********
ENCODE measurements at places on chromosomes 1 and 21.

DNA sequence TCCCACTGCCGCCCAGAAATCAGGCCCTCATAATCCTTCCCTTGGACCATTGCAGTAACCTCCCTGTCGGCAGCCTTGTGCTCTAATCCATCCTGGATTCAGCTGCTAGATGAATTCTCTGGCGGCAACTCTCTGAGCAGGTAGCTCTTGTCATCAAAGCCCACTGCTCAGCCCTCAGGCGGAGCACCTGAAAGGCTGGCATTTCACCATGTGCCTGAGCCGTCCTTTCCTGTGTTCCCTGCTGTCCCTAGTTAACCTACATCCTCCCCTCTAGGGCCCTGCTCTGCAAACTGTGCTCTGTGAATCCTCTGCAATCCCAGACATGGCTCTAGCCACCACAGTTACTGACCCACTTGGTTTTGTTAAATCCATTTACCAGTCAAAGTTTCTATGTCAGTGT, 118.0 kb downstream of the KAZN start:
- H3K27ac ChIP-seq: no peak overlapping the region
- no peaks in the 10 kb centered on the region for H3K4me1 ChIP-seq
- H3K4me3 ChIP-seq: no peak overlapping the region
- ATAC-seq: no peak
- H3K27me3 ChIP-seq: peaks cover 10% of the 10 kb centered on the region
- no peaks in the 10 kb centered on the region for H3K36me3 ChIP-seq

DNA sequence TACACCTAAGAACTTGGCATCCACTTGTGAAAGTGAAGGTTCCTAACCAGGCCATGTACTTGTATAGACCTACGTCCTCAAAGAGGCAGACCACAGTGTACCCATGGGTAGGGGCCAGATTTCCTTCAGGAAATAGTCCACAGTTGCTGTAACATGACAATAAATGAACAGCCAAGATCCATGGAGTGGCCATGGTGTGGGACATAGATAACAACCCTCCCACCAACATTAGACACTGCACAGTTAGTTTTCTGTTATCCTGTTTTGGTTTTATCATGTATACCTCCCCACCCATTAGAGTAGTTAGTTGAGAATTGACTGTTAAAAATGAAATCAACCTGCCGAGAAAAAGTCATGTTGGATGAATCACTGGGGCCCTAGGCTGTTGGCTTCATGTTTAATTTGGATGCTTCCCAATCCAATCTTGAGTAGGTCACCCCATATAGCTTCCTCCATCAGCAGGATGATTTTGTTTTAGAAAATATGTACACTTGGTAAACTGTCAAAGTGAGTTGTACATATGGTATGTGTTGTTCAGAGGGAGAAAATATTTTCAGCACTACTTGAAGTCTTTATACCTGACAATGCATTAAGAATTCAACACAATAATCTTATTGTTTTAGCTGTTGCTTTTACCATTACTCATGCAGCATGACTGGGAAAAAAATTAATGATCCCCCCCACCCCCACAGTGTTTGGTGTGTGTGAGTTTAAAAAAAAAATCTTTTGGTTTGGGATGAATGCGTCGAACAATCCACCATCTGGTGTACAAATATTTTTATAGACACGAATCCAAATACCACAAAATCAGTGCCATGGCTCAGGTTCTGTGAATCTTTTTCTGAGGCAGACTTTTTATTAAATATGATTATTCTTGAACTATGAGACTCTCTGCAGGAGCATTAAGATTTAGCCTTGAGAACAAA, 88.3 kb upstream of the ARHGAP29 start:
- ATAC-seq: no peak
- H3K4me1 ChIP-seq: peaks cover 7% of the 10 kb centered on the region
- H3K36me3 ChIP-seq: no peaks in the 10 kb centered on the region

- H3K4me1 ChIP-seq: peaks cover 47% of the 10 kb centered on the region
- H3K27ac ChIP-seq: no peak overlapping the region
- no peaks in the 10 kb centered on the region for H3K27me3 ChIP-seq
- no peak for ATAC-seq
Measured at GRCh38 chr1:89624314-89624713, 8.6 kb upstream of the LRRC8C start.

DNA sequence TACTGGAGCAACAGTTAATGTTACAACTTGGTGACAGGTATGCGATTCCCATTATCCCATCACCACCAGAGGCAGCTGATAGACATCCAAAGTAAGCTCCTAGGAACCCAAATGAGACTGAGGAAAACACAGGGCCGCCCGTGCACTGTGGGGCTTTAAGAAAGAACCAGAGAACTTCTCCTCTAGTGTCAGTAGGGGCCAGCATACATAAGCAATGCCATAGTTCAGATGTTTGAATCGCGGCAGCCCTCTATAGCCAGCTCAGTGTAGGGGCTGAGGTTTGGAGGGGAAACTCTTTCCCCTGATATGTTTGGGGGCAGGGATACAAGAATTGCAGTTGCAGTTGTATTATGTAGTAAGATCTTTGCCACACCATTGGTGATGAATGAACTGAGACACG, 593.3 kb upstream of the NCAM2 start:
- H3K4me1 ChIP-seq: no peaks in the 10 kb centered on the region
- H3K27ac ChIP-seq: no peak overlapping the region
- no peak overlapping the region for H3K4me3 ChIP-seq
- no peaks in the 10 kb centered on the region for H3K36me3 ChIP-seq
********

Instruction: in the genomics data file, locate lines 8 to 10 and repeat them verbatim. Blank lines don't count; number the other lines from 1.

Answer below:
- no peaks in the 10 kb centered on the region for H3K36me3 ChIP-seq

DNA sequence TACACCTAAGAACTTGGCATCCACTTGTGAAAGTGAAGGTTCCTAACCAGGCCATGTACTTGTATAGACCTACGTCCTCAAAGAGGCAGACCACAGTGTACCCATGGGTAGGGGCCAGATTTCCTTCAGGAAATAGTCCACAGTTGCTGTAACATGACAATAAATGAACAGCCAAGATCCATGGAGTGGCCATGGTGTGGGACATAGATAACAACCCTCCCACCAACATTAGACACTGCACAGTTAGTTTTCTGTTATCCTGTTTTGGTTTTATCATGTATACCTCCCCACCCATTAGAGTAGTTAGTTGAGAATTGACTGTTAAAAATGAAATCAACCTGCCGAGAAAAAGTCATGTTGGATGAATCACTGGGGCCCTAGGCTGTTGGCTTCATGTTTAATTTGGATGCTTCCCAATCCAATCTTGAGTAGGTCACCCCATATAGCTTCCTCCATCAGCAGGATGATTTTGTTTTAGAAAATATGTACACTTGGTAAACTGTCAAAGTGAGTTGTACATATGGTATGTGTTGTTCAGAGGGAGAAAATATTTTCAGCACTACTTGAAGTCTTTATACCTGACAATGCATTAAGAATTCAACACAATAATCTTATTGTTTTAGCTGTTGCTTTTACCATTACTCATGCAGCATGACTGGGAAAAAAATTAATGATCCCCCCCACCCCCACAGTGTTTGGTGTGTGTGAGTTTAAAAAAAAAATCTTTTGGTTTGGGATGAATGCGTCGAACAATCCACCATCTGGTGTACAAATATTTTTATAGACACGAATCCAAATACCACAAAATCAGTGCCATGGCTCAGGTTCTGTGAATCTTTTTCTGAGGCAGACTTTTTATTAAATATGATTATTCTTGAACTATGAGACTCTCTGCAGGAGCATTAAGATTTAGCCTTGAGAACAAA, 88.3 kb upstream of the ARHGAP29 start:
- ATAC-seq: no peak